Alternatives to questioning during discussions
(an excerpt from J. T. Dillon’s article)
Seven alternatives to questioning can be recommended for use at a particular juncture in the discourse. Let us suppose that the teacher has said something – even asked a question – and a student has just said something in turn. At that juncture, instead of asking a question the teacher may choose one or another of these techniques. Each is designed to stimulate further student thought and discussion, and to teach appropriate discussion behavior.
- Declarative statement. Instead of asking a question, express your state of mind by declaring your thought, opinion, feeling, experience in relation to the previous speaker’s contribution or the issue under discussion. The statement in mind is that one which immediately precedes a question, the pre-question thought. Contrary to what might be supposed, declarative statements are indeed responded to and can be expected to receive longer and more complex responses than questions.
- Reflective re-statement. Summarize your understanding of what the previous speaker has just said. The effect is to signal to everyone the importance of listening carefully to someone’s contribution and the difficulty of appreciating it rightly – especially before reacting to it or, worse, ignoring it. The re-statement also gives the speaker an opportunity invariably taken – to clarify or elaborate, properly inferring that what he thinks matters some. The result is to encourage participation as well as to facilitate discussion of real rather than imagined meanings.
- Declaration of perplexity. If in truth you are perplexed by what the student is saying, so inform the student: “I’m confused about what you’re saying.” The information can be expressed in a mixed declarative-interrogative phrasing (cf. “indirect question”). “I was just thinking about whether that would make any difference,” “I’m trying to remember if X- or Y is the case,” “I wonder what happens under those conditions.” It is useless to tiptoe around with such phrases if they do not reflect your state of mind; and, if they do, it is useless to ask a question, for you are not yet in a condition to ask one.
- Invitation to elaborate. If in truth you would like to hear more of the student’s views, say: “I’d like to hear more of your views on that.” The request can be phrased as a mixed declarative- imperative (cf. “softened imperative”). “Perhaps you could give an example to help us understand,” “I’d be interested to know the reasons behind that.” Such delicacies of phrase are more inviting than “Define your terms!” or “Why do you think something like that?!” Responses of students to a student question are both longer and more complex than to a teacher’s question.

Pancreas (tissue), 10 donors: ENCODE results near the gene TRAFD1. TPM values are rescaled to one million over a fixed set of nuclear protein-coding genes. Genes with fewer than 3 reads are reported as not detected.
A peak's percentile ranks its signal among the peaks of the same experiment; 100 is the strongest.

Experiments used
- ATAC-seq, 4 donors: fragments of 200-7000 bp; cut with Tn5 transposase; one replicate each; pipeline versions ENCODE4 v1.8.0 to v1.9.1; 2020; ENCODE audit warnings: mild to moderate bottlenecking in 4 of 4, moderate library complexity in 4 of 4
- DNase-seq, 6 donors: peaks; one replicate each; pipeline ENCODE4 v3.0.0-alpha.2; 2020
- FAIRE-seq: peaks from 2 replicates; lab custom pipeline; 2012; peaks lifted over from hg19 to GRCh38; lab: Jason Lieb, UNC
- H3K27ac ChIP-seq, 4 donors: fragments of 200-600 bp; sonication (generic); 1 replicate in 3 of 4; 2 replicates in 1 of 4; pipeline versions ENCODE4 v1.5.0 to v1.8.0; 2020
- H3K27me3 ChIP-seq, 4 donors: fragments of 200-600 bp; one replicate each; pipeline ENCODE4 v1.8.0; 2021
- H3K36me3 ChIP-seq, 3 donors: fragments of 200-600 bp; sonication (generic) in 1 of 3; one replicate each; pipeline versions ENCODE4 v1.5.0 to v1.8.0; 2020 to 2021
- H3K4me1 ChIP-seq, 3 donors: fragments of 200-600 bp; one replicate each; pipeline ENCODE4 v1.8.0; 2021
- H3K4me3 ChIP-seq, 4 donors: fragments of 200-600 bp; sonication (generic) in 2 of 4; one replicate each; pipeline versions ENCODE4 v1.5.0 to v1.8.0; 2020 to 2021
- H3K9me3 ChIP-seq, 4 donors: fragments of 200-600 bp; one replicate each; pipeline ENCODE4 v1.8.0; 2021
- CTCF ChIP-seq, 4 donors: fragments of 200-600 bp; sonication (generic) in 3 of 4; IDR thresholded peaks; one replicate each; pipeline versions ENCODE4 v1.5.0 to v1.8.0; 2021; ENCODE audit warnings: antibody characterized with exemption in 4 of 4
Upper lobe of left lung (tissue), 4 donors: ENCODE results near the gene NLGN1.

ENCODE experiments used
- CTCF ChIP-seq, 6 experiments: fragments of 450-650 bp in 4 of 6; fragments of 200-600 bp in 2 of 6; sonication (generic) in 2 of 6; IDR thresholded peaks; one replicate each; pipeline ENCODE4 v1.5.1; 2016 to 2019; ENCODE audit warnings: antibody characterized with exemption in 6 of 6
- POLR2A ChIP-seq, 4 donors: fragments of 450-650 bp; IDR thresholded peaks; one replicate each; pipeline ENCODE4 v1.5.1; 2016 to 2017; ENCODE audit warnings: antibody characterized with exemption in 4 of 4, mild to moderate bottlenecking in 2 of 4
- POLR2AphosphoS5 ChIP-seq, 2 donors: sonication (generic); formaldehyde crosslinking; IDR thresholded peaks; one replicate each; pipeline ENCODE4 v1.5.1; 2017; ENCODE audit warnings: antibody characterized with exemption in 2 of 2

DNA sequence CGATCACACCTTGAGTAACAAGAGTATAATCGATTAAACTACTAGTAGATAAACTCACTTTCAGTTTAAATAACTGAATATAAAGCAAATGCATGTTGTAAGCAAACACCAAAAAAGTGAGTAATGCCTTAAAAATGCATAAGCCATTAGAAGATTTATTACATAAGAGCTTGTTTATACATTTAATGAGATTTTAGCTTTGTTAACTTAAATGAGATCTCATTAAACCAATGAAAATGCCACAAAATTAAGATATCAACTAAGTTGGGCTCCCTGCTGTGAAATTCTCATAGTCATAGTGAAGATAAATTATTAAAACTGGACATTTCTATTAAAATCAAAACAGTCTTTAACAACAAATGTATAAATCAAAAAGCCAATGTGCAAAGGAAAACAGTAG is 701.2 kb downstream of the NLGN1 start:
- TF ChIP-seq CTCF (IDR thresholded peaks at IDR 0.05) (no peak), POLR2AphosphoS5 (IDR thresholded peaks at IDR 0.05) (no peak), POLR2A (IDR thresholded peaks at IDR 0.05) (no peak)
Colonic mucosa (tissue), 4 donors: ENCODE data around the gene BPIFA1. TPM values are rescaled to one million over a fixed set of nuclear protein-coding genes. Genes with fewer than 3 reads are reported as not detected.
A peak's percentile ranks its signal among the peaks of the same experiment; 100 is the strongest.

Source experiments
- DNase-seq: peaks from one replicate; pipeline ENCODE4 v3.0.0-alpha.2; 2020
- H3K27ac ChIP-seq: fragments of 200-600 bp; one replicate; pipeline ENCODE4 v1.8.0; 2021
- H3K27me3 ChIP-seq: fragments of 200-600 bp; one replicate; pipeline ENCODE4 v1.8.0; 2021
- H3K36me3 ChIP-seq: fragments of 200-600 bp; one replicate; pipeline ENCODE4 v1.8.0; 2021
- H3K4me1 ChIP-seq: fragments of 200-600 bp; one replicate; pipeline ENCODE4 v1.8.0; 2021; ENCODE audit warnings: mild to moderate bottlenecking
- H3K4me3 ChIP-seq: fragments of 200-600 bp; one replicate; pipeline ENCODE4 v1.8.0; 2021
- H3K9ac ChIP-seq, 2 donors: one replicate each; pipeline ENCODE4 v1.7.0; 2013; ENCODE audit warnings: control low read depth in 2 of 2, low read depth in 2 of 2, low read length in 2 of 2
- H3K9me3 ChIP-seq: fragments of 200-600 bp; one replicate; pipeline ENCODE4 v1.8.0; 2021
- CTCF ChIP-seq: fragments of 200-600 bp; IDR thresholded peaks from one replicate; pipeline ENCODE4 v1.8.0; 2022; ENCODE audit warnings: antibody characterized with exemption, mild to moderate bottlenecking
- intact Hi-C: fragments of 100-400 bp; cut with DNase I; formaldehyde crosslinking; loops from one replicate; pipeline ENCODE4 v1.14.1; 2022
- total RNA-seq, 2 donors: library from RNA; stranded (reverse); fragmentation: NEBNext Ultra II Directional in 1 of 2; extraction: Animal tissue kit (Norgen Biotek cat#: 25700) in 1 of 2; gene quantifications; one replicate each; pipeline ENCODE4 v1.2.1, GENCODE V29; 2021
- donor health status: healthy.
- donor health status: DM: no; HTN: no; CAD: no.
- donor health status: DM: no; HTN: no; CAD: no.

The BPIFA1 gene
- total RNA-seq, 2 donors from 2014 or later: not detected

- Class questions. By various means, permit and invite students to raise a question about their classmate’s last contribution or about the issue at hand. Responses of students to a student question are both longer and more complex than to a teacher’s question. Hence to evoke student questions has the effects of encouraging inquiry, of enhancing discussion, and of promoting student-student interaction. By contrast, the more the teacher asks questions, the fewer questions will students put, and the shorter and simpler do responses become; while student- student interaction and voluntary contributions disappear as everyone begins to talk only to the teacher and only when asked.
- Speaker’s question. When a student is confused or is having difficulty expressing self, let that speaker formulate a question. That way the speaker gets precisely the needed help or provides a new question for all to consider. By contrast, if the teacher starts in with a series of so-called diagnostic questions, the discussion muddles ever more and the student’s thinking becomes even more confounded in an inevitably protracted, distracting hit-or-miss exchange (“Do you mean this? Do you mean that? What are you trying to say? What is the price of tea in China?”).
- Deliberate silence. Say nothing at all. This is the most intriguing technique and one of the most effective. It is the simplest yet hardest to practice. When a student stops at the (ostensible) end of his or her remarks, maintain a deliberate, attentive silence for 3-5 seconds (perhaps with a murmur and nod or two). Once everyone has become accustomed to such odd teacher behavior, invariably the original speaker will resume or another will enter in. Not only will the contribution therefore become longer, it will almost certainly exhibit more complex thinking. Hence the teacher’s deliberate use of silence can encourage student participation, thought and response. By contrast, the teacher’s question at that juncture only closes the floor and forestalls expression of thought.